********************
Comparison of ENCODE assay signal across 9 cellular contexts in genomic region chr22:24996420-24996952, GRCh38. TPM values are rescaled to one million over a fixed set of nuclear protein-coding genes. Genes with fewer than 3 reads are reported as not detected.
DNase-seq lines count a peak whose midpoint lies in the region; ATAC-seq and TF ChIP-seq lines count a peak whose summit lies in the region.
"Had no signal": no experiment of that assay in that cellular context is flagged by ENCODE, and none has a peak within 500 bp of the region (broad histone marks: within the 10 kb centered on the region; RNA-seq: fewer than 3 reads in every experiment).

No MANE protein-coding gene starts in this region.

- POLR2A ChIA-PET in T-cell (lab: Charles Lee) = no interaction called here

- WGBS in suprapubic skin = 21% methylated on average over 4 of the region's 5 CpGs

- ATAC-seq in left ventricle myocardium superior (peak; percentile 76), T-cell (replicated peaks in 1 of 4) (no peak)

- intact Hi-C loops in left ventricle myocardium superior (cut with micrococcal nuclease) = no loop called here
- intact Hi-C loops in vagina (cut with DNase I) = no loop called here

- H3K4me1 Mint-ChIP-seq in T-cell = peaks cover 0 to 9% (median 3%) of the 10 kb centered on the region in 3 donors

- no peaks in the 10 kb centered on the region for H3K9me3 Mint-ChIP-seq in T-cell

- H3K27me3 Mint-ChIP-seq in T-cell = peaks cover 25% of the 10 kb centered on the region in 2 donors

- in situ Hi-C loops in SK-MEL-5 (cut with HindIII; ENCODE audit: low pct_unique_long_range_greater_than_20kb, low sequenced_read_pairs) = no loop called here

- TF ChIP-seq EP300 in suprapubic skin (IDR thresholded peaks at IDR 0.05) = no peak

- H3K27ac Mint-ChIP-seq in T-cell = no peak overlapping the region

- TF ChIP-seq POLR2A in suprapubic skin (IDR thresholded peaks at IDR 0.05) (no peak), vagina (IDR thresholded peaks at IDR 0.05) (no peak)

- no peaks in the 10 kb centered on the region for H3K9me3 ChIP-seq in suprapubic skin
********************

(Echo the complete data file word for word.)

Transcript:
Comparison of ENCODE assay signal across 9 cellular contexts in genomic region chr22:24996420-24996952, GRCh38. TPM values are rescaled to one million over a fixed set of nuclear protein-coding genes. Genes with fewer than 3 reads are reported as not detected.
DNase-seq lines count a peak whose midpoint lies in the region; ATAC-seq and TF ChIP-seq lines count a peak whose summit lies in the region.
"Had no signal": no experiment of that assay in that cellular context is flagged by ENCODE, and none has a peak within 500 bp of the region (broad histone marks: within the 10 kb centered on the region; RNA-seq: fewer than 3 reads in every experiment).

No MANE protein-coding gene starts in this region.

- POLR2A ChIA-PET in T-cell (lab: Charles Lee) = no interaction called here

- WGBS in suprapubic skin = 21% methylated on average over 4 of the region's 5 CpGs

- ATAC-seq in left ventricle myocardium superior (peak; percentile 76), T-cell (replicated peaks in 1 of 4) (no peak)

- intact Hi-C loops in left ventricle myocardium superior (cut with micrococcal nuclease) = no loop called here
- intact Hi-C loops in vagina (cut with DNase I) = no loop called here

- H3K4me1 Mint-ChIP-seq in T-cell = peaks cover 0 to 9% (median 3%) of the 10 kb centered on the region in 3 donors

- no peaks in the 10 kb centered on the region for H3K9me3 Mint-ChIP-seq in T-cell

- H3K27me3 Mint-ChIP-seq in T-cell = peaks cover 25% of the 10 kb centered on the region in 2 donors

- in situ Hi-C loops in SK-MEL-5 (cut with HindIII; ENCODE audit: low pct_unique_long_range_greater_than_20kb, low sequenced_read_pairs) = no loop called here

- TF ChIP-seq EP300 in suprapubic skin (IDR thresholded peaks at IDR 0.05) = no peak

- H3K27ac Mint-ChIP-seq in T-cell = no peak overlapping the region

- TF ChIP-seq POLR2A in suprapubic skin (IDR thresholded peaks at IDR 0.05) (no peak), vagina (IDR thresholded peaks at IDR 0.05) (no peak)

- no peaks in the 10 kb centered on the region for H3K9me3 ChIP-seq in suprapubic skin